Monday, June 24, 2013


Radiant                                                      6x6 inch oil

Summer is here, and sunflowers are back!  I'm doing a series of them with thick paint, using a brush and/or a palette knife, and experimenting with different background colors.  I find it much easier to be more expressive with sunflowers than I am with many other flowers.  I think that it's because their petals are so pleasantly unruly.

Wednesday, June 19, 2013

Nesting Instinct

Nesting Instinct                              6x8 inches  oil

A while ago, I asked for some "creative input" on what to put in this crow's beak.  He needed to be holding something to balance the composition.  I had been thinking that an earring would be clever, but decided that the painting's style was a little too rustic for a shiny bauble.  Someone suggested that he carry a bit of nesting material, which seemed like the perfect solution.

Copying a Master: Edgar Payne Part 3

Eucalypti, after Edgar Payne                        20x 24 inches

And here is the completed painting.  This was a terrific experience that I will be sure to repeat.  I learned SO much.  My next step will be to paint a landscape of my own using the same methods I employed while copying this piece.  I hope you enjoyed the process as much as I did.  I'd love to answer any questions you may have.

Sunday, June 16, 2013

Summer Mowing

Summer Mowing                                          8x10 in.  oil    $360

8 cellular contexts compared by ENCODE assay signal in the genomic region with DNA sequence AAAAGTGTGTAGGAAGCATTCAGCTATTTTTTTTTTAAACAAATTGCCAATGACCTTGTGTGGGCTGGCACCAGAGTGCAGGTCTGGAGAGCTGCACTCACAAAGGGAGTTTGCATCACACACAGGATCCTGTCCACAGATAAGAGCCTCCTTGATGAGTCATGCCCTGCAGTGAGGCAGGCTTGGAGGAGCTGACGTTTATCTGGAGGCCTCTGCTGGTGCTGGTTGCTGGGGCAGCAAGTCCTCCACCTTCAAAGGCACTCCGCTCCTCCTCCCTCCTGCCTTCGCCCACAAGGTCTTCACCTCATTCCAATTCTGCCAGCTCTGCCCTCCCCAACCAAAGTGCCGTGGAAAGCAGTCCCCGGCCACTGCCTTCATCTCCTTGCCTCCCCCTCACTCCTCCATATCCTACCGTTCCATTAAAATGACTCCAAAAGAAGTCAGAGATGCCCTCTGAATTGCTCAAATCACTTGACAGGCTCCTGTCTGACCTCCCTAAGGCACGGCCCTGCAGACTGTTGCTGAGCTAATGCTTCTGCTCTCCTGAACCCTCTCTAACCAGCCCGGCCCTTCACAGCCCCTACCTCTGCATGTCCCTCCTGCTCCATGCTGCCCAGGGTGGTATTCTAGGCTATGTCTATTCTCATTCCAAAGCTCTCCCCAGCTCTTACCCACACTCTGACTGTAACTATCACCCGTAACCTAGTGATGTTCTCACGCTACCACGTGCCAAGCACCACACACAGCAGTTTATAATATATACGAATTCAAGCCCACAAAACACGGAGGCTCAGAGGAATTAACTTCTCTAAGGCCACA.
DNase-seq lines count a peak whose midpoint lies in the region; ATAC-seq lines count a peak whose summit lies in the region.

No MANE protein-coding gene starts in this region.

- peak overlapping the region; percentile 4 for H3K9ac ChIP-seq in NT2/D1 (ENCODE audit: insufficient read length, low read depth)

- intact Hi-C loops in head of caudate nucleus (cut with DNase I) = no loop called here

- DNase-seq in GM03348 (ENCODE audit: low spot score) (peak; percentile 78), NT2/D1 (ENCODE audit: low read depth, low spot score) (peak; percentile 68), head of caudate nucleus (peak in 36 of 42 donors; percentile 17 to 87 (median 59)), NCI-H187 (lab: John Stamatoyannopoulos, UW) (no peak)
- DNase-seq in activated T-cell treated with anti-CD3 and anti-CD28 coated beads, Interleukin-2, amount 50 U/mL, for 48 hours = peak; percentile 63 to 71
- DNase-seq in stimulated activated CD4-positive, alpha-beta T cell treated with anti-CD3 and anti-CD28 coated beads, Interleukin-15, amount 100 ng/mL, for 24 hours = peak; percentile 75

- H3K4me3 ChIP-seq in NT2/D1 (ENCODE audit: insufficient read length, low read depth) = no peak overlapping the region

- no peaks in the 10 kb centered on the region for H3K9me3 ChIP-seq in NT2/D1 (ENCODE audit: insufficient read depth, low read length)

Painting outdoors is my most pleasurable activity.  I love being out in warm weather enjoying the sites, smells and sounds of nature.  Painting "plein air" is challenging.  The light changes quickly, and in this case, my model didn't stay still very long.  I consider my plein air pieces to be studies of light and color to take back to the studio, along with a photograph of the scene, with the possibility of creating from it.  But occasionally (and in this case) I'm happy with the painting as it is.  If I repainted it, I'm sure I'd lose the looseness and immediacy of the piece.  My strategy here was pretty simple: get my model in before she moved and then paint the scene around her. She happens to be "Patches,"  Rock Ledge Ranch's resident jersey.  It was a perfect morning of painting in the company of some favorite artist friends.

Tuesday, June 11, 2013

Simple Pleasures

Simple Pleasures                                          6 x 6" oil

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With this painting, I focused on creating a very simplified interpretation of the vase and flowers.   When I painted it about one year ago, it didn't turn out at all like I had wanted and I tossed it into my "reject pile."  Last week, I was cleaning up in my studio and ran across it.  My first reaction was "Where did I get this great painting?"  It wasn't until I looked at the signature that I remembered painting it.  When I judged the work on its own merit, versus what I had wanted it to look like, I realized that it worked very well.  Lesson learned: don't scrape off every painting that doesn't please me.    I need to put it in my reject pile and look at it again down the road.